Geekerie: install Windows 3.1 on the Nokia N900

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Bernard Perron
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The Nokia N900 is an interesting device. It brings together in a large black block the functionality of a smartphone, an Internet tablet and a laptop computer thanks to its operating system which is none other than GNU/Linux. It is currently the smartphone for geeks par excellence; it makes it possible to operate operating systems for which it was not intended, such as Android natively or Windows indirectly. I knew it was possible to install Windows 3.1 on this phone and wanted to experience it myself.

Windows 3.1?

Don't remember Windows 3.1 or have you never used this system? Little reminder. This 16-bit system for x86-compatible processors released in April 1992 is the successor to Windows 3.0 (minor version) and versions 1 and 2 which I have already told you about on the blog. It is also the predecessor of the famous Windows 95. It is basically a graphical interface launched from the MS-DOS (or compatible) operating system.

Office de Windows 3.11 - Wikipedia

Installing Windows 3.1

At the time, Windows 3.1 was not available for (legal) download from the Internet or sold on CD or DVD. No, the floppy disk was required. So I had to go looking for usable Windows 3.1 floppies. Once these were retrieved (you will find that this is an OEM version of Windows, customized by a manufacturer), I extracted their contents into a directory and copied this directory to the N900. Windows 3.1 is intended to install on an MS-DOS compatible system. Given the hardware capabilities of the N900, there is no need to think about installing an emulator then installing MS-DOS then Windows. This is where DOSBox comes in. It is a program that emulates an x86 compatible machine running MS-DOS. In the past, DOSBox allowed Windows XP, GNU/Linux or Mac OS users to play games designed to run under MS-DOS. Luckily, DOSBox also exists for the architecture of the N900 processor and it is this emulator that I used to install Windows directly.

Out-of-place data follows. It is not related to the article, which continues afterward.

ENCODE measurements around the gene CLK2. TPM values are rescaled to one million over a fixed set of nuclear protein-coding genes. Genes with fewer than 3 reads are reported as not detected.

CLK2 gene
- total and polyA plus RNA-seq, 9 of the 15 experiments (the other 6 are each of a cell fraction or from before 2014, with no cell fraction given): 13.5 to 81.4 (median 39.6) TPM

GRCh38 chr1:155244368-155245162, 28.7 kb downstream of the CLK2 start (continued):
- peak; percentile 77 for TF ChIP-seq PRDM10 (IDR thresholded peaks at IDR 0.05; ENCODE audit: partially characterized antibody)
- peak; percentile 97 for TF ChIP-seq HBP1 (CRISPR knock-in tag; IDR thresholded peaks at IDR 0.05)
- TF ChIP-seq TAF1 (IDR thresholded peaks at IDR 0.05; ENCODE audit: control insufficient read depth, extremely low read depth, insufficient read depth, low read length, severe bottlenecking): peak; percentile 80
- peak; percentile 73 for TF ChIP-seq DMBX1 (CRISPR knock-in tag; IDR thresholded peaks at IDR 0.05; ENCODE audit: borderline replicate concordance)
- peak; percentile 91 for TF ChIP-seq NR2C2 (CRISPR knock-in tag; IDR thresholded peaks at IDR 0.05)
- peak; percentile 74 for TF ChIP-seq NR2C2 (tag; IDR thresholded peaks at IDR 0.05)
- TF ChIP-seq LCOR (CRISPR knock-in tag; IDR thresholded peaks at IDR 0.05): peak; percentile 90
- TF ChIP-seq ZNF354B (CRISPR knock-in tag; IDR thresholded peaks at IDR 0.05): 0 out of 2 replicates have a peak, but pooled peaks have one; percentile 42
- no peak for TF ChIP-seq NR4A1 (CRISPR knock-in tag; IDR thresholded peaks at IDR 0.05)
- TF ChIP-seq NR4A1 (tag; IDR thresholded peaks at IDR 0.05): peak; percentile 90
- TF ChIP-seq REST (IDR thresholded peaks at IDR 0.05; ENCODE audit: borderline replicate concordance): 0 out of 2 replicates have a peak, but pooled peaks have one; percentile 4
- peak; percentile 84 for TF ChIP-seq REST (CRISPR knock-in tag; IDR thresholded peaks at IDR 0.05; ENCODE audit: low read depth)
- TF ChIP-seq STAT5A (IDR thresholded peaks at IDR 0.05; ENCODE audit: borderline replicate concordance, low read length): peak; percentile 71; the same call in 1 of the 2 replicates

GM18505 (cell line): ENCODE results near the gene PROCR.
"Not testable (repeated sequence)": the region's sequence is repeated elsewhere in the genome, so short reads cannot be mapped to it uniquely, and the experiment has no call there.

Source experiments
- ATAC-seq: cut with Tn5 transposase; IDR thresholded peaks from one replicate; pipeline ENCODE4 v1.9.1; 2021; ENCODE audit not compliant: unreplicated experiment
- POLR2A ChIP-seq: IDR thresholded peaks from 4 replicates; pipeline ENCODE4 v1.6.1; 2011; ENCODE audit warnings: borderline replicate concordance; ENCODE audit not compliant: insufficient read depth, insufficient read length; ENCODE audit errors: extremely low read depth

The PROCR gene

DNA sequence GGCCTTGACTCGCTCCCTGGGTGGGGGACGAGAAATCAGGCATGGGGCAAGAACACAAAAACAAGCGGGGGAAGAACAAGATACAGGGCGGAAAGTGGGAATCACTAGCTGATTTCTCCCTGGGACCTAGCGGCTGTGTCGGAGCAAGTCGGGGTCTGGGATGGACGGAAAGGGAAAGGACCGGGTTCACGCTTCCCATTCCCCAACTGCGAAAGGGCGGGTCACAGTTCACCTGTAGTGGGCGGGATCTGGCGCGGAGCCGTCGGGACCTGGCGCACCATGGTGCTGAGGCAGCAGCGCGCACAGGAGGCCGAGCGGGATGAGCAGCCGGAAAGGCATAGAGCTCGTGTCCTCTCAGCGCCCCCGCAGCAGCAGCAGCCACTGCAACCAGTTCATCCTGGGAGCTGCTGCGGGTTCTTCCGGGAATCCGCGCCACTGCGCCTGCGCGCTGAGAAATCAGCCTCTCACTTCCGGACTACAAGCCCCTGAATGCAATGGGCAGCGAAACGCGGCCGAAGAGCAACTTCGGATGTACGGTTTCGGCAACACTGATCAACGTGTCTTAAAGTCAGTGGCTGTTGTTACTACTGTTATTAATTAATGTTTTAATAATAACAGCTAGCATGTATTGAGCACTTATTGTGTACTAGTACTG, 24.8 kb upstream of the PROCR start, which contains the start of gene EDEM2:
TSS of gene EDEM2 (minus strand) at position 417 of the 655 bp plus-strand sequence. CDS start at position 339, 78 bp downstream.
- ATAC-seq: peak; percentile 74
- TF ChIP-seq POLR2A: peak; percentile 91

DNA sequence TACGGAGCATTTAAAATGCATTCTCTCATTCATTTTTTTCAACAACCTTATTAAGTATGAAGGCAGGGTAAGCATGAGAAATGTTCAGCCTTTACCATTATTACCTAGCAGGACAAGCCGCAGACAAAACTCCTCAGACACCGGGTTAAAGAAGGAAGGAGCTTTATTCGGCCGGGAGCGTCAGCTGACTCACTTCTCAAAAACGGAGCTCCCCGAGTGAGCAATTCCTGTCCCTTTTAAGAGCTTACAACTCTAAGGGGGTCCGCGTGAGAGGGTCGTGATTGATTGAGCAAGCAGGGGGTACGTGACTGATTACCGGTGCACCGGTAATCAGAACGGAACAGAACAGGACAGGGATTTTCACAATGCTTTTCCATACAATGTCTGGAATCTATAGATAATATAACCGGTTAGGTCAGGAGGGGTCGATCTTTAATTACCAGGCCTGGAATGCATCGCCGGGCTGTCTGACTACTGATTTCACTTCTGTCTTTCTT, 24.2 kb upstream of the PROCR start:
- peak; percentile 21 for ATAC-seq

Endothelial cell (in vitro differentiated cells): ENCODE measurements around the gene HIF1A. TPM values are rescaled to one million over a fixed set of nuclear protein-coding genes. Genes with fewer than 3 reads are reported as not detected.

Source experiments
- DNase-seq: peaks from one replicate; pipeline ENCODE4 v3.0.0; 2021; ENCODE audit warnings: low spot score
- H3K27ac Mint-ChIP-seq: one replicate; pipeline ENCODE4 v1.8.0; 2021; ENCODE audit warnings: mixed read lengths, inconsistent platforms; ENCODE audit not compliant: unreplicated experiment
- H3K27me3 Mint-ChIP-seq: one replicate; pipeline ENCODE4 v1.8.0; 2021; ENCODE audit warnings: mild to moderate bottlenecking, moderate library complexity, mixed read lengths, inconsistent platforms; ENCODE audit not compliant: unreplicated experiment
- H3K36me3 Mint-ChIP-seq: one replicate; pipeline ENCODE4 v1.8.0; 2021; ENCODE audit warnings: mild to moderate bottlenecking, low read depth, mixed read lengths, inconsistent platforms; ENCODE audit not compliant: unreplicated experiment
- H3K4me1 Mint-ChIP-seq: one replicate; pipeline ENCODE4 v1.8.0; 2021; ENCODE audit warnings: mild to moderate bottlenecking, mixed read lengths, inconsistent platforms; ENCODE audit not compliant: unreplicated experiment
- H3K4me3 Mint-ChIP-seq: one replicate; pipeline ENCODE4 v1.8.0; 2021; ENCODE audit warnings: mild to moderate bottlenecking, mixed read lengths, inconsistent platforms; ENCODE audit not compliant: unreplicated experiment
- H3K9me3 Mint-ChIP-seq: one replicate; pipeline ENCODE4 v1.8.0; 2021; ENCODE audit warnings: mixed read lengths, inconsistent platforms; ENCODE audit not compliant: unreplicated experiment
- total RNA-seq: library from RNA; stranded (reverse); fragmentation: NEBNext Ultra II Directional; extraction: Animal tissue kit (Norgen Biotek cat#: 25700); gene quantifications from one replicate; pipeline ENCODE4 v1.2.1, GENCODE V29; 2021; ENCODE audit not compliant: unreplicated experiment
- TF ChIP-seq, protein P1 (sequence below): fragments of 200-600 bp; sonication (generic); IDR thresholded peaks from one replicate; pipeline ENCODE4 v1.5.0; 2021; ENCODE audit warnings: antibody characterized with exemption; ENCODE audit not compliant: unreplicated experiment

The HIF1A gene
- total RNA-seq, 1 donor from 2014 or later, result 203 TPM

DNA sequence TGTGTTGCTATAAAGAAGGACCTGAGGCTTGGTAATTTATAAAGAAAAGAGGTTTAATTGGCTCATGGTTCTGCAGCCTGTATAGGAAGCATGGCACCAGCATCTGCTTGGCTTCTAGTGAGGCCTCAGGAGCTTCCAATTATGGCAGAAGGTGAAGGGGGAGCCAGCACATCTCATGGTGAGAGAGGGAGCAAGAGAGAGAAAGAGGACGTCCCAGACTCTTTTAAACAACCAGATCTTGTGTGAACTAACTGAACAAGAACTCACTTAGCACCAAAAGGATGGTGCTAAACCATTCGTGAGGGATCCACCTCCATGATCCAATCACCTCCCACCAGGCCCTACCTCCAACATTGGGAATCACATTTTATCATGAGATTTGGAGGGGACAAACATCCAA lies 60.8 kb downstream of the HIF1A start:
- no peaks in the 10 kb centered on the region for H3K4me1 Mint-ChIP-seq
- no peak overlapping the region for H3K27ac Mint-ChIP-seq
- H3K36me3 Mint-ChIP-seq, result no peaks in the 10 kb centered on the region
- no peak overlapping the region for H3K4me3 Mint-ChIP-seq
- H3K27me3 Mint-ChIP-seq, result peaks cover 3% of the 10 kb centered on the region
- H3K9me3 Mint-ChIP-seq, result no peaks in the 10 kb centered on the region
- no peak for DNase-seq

Let's go through the DOSBox configuration to arrive at the installation of Windows 3.1. All I had to do was launch DOSBox freshly installed and configured, go to the directory where I had copied the contents of the diskettes and launch the Windows installer (INSTALL.EXE) and leave the default options.

Launching and using Windows 3.1

Once the installation is complete, simply restart DOSBox and launch Windows. Do you remember the procedure? I refresh your memory... It is the WIN.COM program which was in charge of launching Windows. If the Windows installation directory (usually WINDOWS) was in the search path (the PATH variable) it was enough to type "win" to launch Windows. Otherwise, you had to go to the appropriate directory to launch the executable or launch it by entering its path. But then, what does Windows 3.1 look like on the Nokia N900? Rather than a long speech, take a look at the photo below.

Level use, it is less glorious. The system is keyboard-operated, but the layout of the keys in the Your Country version complicates everything. Similarly, mouse control via the touch screen is laborious because the cursor does not follow the finger at all. And the system is rather unresponsive.

But then, what is the point of having tried to install a system that turns out to be slow and difficult to use on this smartphone? Just to see for myself what Windows looked like on this phone, and I partially succeeded. Subsequently, I wanted to install Windows 95 but without success. If someone knows how to install Windows 95 on DOSBox, I'm interested in the solution!

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tags: Microsoft Nokia Nokia Microsoft Windows
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